One Dance UK and CDMT urge government to reconsider vocational training courses in the performing arts
One Dance UK and CDMT are calling on the government to allow students on vocational training courses in the performing arts a safe return to face-to-face teaching, through the next review due to be completed by 22 February 2021.
UPDATE [22 February]: Further to our joint statement of 9 February we are delighted that the government announcement of 22nd February allows HE providers to resume in-person teaching and learning from 8th March for students of the practical creative arts. The Council for Dance, Drama and Musical Theatre (CDMT) and One Dance UK will continue to liaise to ensure that the sector’s views are strongly represented and addressed in the period ahead.
We firmly believe that the unique combination of practical, technical, creative and academic skills required to succeed in a performing arts career, including the need to collaborate with others, cannot be achieved through remote learning alone – especially over a sustained period of time.
We particularly urge Ministers to allow students in their final year of training, and on one-year MA courses, to return to in-person rehearsal and teaching at the earliest possible opportunity. Specialist institutions offering vocational training in dance, drama and musical theatre conduct lessons in small groups, usually fewer than 15 per class, which allows for appropriate adherence to Covid-19 preventative measures. These proved effective during the first term of this academic year.
Further, final year students at these respected institutions are at the start of launching their professional careers, and would benefit immeasurably from access to face-to-face teaching, vital to their performance aspirations. They should be given equal working status as professional performers and be permitted to create live performances for streaming in theatre settings, strictly observing the current guidance for working safely in the performing arts.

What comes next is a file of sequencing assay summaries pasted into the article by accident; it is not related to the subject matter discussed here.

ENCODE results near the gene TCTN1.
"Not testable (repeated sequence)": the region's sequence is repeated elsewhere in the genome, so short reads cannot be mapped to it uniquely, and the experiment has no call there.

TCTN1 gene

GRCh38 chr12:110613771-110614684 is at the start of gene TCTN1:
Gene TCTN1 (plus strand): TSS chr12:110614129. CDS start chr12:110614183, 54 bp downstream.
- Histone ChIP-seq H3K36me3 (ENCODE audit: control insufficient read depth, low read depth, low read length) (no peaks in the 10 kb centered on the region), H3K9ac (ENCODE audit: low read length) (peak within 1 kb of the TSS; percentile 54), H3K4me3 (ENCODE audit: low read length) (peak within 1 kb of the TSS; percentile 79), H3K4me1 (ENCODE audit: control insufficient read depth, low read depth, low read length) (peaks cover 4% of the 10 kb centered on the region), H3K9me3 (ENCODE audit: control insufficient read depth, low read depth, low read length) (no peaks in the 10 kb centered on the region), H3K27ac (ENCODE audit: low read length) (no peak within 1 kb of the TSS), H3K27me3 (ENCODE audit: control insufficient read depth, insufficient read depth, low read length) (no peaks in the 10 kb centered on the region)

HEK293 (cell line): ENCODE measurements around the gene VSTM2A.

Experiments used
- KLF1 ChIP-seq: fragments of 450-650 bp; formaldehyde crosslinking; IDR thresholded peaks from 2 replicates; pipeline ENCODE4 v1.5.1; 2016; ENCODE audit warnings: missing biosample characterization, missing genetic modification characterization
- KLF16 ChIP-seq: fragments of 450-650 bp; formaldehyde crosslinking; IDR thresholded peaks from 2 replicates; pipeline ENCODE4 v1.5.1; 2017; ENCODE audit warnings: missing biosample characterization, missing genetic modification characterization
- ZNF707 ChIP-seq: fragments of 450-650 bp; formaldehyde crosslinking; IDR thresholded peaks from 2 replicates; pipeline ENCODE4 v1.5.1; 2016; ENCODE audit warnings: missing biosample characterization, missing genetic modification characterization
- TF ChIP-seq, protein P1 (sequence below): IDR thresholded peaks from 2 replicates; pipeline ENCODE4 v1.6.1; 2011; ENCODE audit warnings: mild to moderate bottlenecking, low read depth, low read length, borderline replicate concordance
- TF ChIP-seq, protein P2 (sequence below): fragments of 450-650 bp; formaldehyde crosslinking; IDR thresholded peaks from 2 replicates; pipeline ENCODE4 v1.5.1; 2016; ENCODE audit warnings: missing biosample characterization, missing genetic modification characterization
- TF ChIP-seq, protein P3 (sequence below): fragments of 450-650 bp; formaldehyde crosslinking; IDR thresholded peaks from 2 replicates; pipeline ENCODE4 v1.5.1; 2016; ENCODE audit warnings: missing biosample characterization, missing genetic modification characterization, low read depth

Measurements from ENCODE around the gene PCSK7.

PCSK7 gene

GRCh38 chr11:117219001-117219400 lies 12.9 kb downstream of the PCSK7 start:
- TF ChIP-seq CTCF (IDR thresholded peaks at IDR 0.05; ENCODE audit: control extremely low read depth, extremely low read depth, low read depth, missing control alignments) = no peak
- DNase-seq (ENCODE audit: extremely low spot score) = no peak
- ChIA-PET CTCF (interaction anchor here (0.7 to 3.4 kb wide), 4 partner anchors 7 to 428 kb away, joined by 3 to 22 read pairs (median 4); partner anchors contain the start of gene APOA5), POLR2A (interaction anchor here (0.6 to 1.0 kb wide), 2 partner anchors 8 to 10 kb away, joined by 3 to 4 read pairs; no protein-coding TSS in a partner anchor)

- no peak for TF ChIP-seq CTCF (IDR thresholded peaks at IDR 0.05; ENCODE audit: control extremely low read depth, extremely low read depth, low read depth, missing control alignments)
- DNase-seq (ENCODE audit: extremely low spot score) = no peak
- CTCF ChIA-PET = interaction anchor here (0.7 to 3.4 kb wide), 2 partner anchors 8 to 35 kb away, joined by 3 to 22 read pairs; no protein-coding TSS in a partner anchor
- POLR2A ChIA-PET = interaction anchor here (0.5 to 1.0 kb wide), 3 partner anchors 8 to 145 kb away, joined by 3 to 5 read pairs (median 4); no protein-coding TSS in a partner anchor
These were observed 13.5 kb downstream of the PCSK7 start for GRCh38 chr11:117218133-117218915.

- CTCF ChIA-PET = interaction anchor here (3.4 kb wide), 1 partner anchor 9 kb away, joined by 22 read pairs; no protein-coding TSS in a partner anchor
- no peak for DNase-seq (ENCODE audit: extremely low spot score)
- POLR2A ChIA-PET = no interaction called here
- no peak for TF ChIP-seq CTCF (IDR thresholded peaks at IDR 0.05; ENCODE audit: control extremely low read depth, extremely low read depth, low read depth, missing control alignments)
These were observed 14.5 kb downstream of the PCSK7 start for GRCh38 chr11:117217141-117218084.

Despite the heroic efforts and creative responses of providers to sustain delivery of the world-class training available in the UK, there is no doubt that dance, drama and musical theatre trainees are being unfairly disadvantaged due to the nature of their subjects.
We note that the performing arts make a significant contribution to the UK economy. They are part of an arts and culture industry that contributes £10.8 billion to the UK economy annually and £2.8 billion to the Treasury via taxation, further generating £23 billion a year (Arts Council England, 2019). It is therefore a matter of national interest to ensure that the next generation of performing arts workers are suitably trained and equipped to join a sector that can help drive the growth, job-creation and innovation that the UK now needs to recover and thrive.
While the safety of students and staff must remain a priority, as we look towards a gradual easing of the current restrictions, strong consideration must be given to the fact that not all higher education provision is the same. A one-size-fits-all approach is not an appropriate or proportionate response. We therefore ask for the ‘prioritisation’ of performing arts vocational training, including dance, drama and musical theatre, particularly to ensure that final-year and postgraduate students are successfully supported to graduate for the profession.